J Neurosci Methods. 2024 Jan 13:110056. doi: 10.1016/j.jneumeth.2024.110056. Online ahead of print.
BACKGROUND: Intracranial electrodes are typically localized from post-implantation CT artifacts. Automaticalgorithms localizing low signal-to-noise ratio artifacts and high-density electrode arrays are missing. Additionally, implantation of grids/strips introduces brain deformations, resulting in registration errors when fusing post-implantation CT and pre-implantation MR images. Brain-shift compensation methods project electrode coordinates to cortex, but either fail to produce smooth solutions or do not account for brain deformations.
NEW METHODS: We first introduce GridFit, a model-based fitting approach that simultaneously localizes all electrodes’ CT artifacts in grids, strips, or depth arrays. Second, we present CEPA, a brain-shift compensation algorithm combining orthogonal-based projections, spring-mesh models, and spatial regularization constraints.
RESULTS: We tested GridFit on ~6000 simulated scenarios. The localization of CT artifacts showed robust performance under difficult scenarios, such as noise, overlaps, and high-density implants (<1mm errors). Validation with data from 20 challenging patients showed 99% accurate localization of the electrodes (3160/3192). We tested CEPA brain-shift compensation with data from 15 patients. Projections accounted or simple mechanical deformation principles with <0.4mm errors. The inter-electrode distances smoothly changed across neighbor electrodes, while changes in inter-electrode distances linearly increased with projection distance.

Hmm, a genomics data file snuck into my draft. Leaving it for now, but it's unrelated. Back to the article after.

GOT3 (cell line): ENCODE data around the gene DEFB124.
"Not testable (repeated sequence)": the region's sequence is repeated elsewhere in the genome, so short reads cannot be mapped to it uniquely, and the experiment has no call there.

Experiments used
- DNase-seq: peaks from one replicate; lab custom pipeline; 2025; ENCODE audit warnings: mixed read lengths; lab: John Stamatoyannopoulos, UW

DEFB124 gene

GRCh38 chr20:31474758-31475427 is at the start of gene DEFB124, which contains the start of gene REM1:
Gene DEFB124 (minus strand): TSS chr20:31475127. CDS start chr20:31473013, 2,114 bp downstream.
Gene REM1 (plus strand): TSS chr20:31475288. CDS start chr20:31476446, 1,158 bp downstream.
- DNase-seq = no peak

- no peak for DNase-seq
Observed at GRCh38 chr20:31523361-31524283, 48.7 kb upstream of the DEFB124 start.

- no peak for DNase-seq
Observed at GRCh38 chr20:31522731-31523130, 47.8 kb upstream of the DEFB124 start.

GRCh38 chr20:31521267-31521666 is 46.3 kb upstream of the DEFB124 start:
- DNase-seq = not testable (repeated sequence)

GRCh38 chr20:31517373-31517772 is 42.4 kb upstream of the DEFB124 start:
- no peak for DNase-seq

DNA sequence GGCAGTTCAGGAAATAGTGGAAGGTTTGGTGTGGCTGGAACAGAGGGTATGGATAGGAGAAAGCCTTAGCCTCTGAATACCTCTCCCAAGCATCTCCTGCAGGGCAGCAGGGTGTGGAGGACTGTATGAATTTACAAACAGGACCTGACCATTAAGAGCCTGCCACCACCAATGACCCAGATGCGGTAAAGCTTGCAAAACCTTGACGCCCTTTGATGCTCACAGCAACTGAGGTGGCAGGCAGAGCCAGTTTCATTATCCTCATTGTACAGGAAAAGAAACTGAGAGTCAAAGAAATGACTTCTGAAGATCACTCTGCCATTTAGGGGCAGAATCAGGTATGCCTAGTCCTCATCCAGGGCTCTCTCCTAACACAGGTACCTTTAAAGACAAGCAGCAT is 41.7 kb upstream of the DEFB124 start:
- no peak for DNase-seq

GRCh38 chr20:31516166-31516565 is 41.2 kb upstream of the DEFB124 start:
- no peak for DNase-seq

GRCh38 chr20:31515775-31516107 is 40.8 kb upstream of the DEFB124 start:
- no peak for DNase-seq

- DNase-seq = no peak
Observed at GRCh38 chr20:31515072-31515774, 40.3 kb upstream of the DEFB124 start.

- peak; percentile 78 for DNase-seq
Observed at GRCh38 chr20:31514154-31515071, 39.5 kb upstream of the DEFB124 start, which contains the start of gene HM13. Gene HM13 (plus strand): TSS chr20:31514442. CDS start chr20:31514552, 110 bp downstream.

COMPARISON WITH EXISTING METHODS: GridFit succeeded in difficult scenarios that challenged available methods and outperformed visual localization by preserving the inter-electrode distance. CEPA registration errors were smaller than those obtained for well-established alternatives. Additionally, modeling resting-state high-frequency activity in five patients further supported CEPA.
CONCLUSION: GridFit and CEPA are versatile tools for registering intracranial electrode coordinates, providing highly accurate results even in the most challenging implantation scenarios. The methods are implemented in the iElectrodes open-source toolbox.